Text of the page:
To report our experience of intercontinental multidisciplinary oncology videoconferencing between the French mainland and South Pacific to discuss rare and/or complex cancer cases.
On the first and third Friday of each month, all participants connected between 6:30 am and 8:00 am GMT to discuss using a web conference service.
Between November 2019 and April 2020, 99 cases concerning 78 patients were discussed. Oncology subspecialties required were sarcoma (n = 36), digestive (n = 29), dermatology (n = 5), gynecology (n = 5), breast (n = 5), urology (n = 5), hematology (n = 5), ENT (n = 3), thoracic (n = 3), thyroid (n = 2), and pediatric (n = 1). Median patient age was 58 years, 41 were female (53%), 37 were male (47%), and 43 had a metastatic disease (55%). Following discussion, 16 patients (21%) were transferred to the French mainland. Reasons for transfer were requirement for complex surgery (n = 11) and need for specialized diagnostic biopsy (n = 5). Fifty-six patients were treated locally, with systemic chemotherapy (n = 36), surveillance (n = 8), surgery (n = 8), radiotherapy (n = 3), or endoscopy (n = 1). Direct benefits for patients treated in their local facility included strategy changes (surveillance or surgery contraindication, n = 9), targeted therapy decision (n = 14), immunotherapy decision (n = 9), and diagnostic or metastatic status corrections (n = 4). Six patients are still awaiting decision.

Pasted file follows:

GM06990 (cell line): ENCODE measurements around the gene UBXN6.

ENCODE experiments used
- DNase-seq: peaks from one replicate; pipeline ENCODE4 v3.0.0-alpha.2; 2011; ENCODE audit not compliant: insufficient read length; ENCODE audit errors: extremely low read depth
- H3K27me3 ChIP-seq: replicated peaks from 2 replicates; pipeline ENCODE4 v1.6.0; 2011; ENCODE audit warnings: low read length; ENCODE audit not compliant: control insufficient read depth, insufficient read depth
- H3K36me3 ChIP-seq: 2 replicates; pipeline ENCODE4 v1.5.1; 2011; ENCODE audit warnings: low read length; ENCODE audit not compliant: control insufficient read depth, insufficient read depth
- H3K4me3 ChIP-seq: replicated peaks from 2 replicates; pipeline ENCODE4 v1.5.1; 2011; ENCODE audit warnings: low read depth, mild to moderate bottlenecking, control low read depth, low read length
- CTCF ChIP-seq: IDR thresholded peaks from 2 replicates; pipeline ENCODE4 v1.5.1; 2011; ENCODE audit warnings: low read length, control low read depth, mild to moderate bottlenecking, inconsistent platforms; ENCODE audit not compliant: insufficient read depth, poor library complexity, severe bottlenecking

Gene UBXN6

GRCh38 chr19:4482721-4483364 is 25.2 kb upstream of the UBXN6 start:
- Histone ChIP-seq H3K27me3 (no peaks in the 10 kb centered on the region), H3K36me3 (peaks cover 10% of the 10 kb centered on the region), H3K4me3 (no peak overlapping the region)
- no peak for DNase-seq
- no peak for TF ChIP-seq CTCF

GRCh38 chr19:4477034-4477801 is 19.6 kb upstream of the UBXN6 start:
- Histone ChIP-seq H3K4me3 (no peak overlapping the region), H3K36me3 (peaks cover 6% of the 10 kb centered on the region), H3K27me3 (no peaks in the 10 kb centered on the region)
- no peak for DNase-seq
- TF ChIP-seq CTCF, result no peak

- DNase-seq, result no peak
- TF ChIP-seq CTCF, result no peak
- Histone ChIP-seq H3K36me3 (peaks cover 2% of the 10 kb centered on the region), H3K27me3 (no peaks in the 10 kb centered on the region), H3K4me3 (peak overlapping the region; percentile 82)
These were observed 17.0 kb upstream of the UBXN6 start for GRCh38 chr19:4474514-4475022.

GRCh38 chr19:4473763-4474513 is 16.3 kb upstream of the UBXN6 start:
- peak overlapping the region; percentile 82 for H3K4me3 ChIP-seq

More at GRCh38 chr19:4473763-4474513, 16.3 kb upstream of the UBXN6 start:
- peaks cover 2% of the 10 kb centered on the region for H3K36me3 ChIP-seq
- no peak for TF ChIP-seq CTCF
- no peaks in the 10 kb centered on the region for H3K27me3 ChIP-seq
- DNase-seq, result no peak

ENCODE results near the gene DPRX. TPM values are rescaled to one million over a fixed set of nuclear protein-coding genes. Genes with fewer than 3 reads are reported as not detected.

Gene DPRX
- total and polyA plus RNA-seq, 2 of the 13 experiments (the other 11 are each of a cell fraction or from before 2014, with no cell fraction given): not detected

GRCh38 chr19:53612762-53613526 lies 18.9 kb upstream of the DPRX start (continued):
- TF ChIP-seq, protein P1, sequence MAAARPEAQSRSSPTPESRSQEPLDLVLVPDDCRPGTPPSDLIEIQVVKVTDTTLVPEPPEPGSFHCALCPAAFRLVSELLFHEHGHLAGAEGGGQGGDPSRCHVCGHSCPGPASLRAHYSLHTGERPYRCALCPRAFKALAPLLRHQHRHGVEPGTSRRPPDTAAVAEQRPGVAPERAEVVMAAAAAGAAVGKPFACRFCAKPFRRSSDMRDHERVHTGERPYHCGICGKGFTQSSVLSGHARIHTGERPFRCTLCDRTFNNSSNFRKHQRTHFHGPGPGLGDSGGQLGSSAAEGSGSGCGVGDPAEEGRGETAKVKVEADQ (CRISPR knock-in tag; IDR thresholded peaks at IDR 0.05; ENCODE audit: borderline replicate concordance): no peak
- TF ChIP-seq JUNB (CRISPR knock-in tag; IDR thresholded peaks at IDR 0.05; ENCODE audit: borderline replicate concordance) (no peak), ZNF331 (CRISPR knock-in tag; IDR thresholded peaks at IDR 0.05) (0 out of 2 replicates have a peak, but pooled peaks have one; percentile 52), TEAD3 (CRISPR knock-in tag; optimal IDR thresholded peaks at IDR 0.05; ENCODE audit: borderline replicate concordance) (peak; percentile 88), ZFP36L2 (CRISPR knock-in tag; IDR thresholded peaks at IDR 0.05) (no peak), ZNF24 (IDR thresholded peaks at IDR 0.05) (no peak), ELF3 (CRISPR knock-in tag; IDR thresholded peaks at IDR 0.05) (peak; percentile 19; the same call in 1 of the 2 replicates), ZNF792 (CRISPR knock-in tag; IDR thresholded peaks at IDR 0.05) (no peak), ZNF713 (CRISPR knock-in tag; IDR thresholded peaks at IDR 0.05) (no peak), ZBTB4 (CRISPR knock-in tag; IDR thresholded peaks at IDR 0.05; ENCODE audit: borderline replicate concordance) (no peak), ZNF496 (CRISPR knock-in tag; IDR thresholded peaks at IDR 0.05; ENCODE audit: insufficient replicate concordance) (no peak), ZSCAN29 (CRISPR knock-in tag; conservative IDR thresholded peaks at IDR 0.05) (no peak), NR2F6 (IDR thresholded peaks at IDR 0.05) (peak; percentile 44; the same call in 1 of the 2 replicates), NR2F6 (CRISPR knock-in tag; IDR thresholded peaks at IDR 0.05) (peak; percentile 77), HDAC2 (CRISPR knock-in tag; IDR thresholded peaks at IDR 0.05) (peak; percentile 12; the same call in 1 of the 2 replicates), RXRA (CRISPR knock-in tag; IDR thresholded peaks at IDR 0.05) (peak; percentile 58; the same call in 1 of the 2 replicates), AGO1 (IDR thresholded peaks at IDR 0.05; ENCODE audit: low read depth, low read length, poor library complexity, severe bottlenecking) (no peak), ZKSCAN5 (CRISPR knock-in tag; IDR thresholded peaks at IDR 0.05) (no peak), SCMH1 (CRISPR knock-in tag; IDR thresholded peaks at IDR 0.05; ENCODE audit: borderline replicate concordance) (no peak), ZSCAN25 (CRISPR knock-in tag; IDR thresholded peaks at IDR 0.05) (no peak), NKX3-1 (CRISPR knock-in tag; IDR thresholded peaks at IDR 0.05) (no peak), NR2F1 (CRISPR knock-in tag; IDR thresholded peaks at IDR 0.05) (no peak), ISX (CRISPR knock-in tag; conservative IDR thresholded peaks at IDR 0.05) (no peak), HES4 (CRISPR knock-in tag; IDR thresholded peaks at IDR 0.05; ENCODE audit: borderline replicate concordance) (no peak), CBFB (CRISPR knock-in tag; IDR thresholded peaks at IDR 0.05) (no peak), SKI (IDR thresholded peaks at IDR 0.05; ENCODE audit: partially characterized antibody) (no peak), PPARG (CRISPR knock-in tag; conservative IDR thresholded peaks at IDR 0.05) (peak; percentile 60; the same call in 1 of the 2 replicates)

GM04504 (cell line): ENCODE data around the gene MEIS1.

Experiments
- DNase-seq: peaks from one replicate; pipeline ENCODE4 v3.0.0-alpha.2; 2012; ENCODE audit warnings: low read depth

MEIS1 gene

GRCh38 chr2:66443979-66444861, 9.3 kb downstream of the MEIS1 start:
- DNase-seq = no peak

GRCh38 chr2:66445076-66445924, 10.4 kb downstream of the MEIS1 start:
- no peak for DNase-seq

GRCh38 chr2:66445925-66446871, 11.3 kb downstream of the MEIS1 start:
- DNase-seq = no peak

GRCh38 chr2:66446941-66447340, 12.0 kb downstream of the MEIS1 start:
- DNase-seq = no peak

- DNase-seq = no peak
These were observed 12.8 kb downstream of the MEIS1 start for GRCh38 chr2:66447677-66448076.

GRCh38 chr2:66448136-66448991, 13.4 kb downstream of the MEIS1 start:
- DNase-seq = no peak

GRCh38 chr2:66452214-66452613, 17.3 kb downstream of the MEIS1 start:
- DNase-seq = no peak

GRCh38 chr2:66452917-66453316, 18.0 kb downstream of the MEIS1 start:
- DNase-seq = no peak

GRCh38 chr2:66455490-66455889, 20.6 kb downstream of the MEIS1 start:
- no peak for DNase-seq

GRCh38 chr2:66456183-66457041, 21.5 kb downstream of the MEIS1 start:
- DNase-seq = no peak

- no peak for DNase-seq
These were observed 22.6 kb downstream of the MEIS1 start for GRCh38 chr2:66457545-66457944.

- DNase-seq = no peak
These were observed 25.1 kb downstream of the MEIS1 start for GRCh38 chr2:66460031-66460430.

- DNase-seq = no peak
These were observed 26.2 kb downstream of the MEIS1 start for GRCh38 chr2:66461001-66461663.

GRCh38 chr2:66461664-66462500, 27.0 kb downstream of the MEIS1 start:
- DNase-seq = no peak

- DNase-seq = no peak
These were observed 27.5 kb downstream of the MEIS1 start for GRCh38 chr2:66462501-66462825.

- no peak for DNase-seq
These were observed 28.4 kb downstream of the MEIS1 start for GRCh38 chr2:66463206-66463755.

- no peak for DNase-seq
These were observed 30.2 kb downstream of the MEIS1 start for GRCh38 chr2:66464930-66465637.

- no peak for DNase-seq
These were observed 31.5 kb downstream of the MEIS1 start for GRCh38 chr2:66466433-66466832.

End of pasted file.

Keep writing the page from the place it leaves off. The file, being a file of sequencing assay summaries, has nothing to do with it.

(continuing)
Using real-time intercontinental multidisciplinary oncology videoconferencing to discuss complex or rare cancer cases is reliable and effective for decision making. This concept helped to limit to 21% the need for transfers to the mainland.